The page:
PARIS — AS the international terrorist known as ``Carlos'' sits in a Paris prison under tight security - awaiting trial for a 1982 attack in the French capital that killed one person and injured 63 others - there is widespread speculation here over his sudden arrest in Sudan and his transfer to France.
Interior Minister Charles Pasqua, who has reaped a huge political profit with the dramatic arrest of Illich Ramirez Sanchez, has categorically denied that there was a trade-off between Paris and Sudan's capital Khartoum leading to the capture last Sunday of the Venezuelan-born terrorist.
Lt. Gen. Omar Hassan al-Bashir, the head of the Sudanese military junta that took power in 1989, also denied categorically in an interview with the private French TV network, TF-1, that a deal had been made between his country and France for Carlos's arrest. Earlier, Sudan's government spokesman, Abubaker Shingieti, said the terrorist had been expelled for entering the country illegally with a false diplomatic passport.
But a number of Paris newspapers and Africa specialists say Carlos's capture is linked to Sudan's civil war and to Khartoum's effort to remove itself from the United States list of countries that sponsor terrorism.
The French connection?
France has long had interests in northern Africa - particularly Algeria, where a growing Islamic movement is threatening the military regime. And Sudan, an Islamic state and Africa's largest country geographically, has an important influence over Islamic movements in nearby nations.
The Paris daily, Liberation, reported this week that top Sudanese intelligence officers, including Gen. Hachim Abou Said, the head of Khartoum's external-security apparatus, had made numerous visits to France over the past year.
Liberation reported that French intelligence provided authorities in Khartoum with satellite photographs showing the positions of antigovernment rebels in southern Sudan.
``We provided those photographs to the Sudanese,'' said a top government official quoted anonymously by Liberation. ``But we thought they would not be capable of exploiting them, something that requires a high level of technical knowledge. However, they were in fact able to do so with the help of their Iraqi friends.''
Liberation also reported that Paris arranged for Sudanese troops to cross the Central African Republic, where France maintains a strong military presence, so they could enter the rebel-controlled southern Sudan and attack the guerrillas from the rear.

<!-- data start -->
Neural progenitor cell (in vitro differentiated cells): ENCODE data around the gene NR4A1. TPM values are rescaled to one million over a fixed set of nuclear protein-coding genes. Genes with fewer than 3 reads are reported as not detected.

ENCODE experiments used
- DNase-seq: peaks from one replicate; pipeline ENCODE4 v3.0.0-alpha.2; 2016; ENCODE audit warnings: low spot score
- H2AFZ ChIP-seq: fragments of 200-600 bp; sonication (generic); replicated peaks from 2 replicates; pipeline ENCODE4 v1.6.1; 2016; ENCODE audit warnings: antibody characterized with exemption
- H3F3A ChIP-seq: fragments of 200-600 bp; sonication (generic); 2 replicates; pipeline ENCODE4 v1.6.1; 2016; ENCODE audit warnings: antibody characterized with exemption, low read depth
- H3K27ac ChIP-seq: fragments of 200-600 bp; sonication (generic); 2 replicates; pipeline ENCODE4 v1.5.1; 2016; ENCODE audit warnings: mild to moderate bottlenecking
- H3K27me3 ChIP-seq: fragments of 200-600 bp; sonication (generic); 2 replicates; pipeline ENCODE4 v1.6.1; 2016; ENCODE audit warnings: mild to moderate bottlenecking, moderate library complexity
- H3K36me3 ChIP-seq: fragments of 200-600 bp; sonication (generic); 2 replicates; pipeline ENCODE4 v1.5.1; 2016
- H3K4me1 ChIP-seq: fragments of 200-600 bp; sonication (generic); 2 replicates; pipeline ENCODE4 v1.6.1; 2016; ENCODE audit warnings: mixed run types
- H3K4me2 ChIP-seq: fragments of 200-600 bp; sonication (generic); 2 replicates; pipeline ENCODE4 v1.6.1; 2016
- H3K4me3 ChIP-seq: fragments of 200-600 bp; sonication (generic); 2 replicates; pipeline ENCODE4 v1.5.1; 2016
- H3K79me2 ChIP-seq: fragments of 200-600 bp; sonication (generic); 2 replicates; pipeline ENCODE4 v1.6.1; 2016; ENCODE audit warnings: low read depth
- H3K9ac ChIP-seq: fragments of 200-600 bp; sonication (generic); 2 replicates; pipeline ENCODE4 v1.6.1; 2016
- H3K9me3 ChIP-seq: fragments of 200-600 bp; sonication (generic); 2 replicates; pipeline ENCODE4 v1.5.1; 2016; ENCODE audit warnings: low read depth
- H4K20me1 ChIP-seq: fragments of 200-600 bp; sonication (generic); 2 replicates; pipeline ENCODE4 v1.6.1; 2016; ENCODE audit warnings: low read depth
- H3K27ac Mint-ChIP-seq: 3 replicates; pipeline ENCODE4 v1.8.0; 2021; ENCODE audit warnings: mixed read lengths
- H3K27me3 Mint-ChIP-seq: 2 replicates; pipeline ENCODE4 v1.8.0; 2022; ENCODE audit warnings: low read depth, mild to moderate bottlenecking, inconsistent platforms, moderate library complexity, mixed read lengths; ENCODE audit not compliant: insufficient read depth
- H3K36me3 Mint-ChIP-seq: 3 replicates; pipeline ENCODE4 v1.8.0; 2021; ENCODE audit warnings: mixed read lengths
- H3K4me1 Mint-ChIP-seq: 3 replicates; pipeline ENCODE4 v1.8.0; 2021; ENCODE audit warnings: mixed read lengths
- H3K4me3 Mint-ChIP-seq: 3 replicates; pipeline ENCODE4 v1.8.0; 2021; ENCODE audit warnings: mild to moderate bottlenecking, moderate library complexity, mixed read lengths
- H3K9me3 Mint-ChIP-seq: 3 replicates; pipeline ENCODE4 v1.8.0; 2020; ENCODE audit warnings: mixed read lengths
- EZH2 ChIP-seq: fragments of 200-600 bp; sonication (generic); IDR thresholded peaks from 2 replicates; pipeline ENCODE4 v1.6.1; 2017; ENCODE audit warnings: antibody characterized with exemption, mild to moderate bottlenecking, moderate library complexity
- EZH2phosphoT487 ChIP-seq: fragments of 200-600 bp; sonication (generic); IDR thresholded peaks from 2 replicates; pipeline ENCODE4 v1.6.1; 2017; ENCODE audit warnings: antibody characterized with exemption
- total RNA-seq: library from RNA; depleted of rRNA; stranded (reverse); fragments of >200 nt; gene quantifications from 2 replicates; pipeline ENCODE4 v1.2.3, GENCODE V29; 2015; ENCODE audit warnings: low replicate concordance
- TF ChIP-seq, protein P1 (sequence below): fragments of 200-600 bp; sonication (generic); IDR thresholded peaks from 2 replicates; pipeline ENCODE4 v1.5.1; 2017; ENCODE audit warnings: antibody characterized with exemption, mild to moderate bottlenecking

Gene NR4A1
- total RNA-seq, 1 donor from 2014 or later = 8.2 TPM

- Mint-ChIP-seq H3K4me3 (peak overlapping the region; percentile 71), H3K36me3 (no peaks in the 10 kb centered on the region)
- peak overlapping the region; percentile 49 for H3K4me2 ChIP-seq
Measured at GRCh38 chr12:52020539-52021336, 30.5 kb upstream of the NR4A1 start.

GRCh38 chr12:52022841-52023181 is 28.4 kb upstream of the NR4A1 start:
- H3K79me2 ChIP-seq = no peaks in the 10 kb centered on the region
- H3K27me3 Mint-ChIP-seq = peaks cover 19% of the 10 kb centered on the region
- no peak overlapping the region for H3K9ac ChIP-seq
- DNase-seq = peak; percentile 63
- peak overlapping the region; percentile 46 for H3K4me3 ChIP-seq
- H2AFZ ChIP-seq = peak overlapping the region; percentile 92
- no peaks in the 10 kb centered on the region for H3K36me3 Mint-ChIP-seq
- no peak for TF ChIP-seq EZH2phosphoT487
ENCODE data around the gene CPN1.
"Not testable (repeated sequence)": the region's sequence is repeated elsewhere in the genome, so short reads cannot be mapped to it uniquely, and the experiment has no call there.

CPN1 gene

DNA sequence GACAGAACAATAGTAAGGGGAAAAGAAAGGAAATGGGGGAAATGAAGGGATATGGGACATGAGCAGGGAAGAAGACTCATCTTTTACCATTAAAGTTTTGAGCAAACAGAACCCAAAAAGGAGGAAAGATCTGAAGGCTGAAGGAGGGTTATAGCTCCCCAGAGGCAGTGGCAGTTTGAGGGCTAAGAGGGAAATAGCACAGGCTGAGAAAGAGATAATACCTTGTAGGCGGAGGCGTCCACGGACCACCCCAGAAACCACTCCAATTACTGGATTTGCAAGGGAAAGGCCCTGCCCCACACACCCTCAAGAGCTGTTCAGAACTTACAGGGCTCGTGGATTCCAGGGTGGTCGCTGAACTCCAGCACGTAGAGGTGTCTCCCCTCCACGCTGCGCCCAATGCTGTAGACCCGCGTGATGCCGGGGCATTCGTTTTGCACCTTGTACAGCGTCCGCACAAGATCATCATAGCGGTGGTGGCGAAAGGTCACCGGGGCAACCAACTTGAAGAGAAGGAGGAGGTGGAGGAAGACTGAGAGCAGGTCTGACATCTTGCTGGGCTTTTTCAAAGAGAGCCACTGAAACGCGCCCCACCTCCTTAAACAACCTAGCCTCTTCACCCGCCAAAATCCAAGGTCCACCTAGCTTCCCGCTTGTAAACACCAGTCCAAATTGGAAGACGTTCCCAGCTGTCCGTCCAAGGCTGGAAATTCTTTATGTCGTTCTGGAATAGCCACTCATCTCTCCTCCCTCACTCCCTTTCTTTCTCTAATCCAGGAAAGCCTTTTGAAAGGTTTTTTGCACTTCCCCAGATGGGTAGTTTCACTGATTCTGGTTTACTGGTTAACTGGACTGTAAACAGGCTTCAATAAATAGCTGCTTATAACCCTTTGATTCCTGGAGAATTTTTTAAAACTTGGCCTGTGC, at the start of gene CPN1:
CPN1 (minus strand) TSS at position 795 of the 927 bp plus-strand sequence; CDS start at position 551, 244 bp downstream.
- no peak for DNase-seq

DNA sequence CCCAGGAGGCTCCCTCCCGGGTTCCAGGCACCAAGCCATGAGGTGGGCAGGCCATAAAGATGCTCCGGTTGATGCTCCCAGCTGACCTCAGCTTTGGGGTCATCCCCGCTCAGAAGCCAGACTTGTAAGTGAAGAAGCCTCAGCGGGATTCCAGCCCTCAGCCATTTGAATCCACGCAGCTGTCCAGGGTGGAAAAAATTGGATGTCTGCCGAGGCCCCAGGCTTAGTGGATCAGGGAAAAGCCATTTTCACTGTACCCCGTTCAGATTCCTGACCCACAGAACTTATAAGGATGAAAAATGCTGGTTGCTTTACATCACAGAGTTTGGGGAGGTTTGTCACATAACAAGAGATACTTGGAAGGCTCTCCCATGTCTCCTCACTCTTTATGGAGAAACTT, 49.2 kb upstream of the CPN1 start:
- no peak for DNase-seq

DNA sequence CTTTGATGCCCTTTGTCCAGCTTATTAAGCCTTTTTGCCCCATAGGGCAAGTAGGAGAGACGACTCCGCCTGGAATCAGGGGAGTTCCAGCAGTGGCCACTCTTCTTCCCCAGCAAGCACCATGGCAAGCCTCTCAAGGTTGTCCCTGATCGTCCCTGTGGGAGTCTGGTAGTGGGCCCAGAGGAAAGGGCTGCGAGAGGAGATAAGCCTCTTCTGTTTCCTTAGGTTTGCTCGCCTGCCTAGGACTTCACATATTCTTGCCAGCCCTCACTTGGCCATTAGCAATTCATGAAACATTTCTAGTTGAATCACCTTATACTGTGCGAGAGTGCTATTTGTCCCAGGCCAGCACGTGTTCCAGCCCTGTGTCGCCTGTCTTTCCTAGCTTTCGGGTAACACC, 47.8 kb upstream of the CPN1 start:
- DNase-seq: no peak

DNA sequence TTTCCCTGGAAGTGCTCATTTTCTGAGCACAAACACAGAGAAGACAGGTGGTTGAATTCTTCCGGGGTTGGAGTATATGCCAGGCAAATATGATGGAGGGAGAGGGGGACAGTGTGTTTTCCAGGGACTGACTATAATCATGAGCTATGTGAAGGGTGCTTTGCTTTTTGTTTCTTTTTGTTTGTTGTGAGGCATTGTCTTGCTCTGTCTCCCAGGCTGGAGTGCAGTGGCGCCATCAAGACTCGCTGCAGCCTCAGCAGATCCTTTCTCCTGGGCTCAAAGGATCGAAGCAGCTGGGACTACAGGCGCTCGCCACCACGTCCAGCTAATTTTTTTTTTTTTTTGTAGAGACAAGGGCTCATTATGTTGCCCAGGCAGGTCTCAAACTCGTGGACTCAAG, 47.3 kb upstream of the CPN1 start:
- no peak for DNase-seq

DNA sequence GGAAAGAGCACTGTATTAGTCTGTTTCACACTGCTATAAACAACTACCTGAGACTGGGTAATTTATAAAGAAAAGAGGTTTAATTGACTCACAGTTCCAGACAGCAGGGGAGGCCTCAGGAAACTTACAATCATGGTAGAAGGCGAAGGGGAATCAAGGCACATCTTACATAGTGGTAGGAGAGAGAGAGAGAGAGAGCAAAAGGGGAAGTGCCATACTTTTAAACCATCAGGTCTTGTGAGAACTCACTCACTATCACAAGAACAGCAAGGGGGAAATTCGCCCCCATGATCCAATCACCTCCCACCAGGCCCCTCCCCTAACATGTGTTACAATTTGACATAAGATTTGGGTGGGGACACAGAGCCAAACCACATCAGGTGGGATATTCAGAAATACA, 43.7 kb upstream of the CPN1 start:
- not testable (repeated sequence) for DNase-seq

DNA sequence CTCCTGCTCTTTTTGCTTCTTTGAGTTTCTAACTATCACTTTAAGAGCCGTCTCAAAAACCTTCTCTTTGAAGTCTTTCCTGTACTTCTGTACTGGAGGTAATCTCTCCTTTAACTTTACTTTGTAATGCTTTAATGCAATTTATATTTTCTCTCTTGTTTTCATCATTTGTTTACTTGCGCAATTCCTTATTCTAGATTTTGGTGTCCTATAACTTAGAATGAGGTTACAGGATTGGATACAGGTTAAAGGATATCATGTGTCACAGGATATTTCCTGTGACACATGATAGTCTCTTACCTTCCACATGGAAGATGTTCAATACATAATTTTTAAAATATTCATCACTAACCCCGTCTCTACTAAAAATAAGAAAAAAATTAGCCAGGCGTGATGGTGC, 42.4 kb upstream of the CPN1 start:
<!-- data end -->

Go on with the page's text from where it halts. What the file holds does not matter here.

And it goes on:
Interior Minister Pasqua labeled the reports in Liberation as ``disinformation'' and said they were the product of ``warped minds.''
For its part, the French daily newspaper Le Monde speculated there may be a link between Carlos's capture and France's decision last December to free two Iranian citizens wanted in Switzerland for the 1990 murder of Kazein Rajavi, an Iranian opposition leader. Khartoum and Tehran maintain close ties, given that they are both radical Islamic states.
Sudan needs friends
Khartoum would have good reasons for cooperating with the French. The Sudanese regime faces a major civil war from separatists in the south, and it is denied all but humanitarian aid from the international community because it is on Washington's list of states that sponsor terrorism.
Khartoum wasted little time after the arrest of Carlos in asking the US for removal from the list, a request just as quickly denied by Washington.
But if France is cooperating with Sudan, it may have little to do with Carlos, although he is believed responsible for killing 15 French citizens. The reports have linked the alleged cooperation between Sudan and France to the deteriorating situation in Algeria. Paris is concerned that if the Islamists reach power in the former French colony, hundreds of thousands of Algerians will flee to France.
Although the conservative government of Prime Minister Edouard Balladur has officially expressed full support for the Algerian military that rules the country, a growing number of French politicians believe that a dialogue will have to be established with the Algerian radical Islamic Salvation Front (FIS) if the worst is to be avoided.
France ``should not give the impression that it unconditionally supports the Algerian government, which is incompetent, corrupt, and illegitimate,'' remarked Bernard Stasi, the vice president of the French-Algeria Association, a private group.
According to well-placed sources in Paris, Hassan Turabi, thought to be the most influential member of the Sudan's military junta, enjoys close links with FIS leader Abassi Madani. According to the sources, Mr. Turabi facilitated contacts in April between French government officials and FIS representative Rabah Kebir. Islamic officials say Turabi has had a moderating influence on the FIS.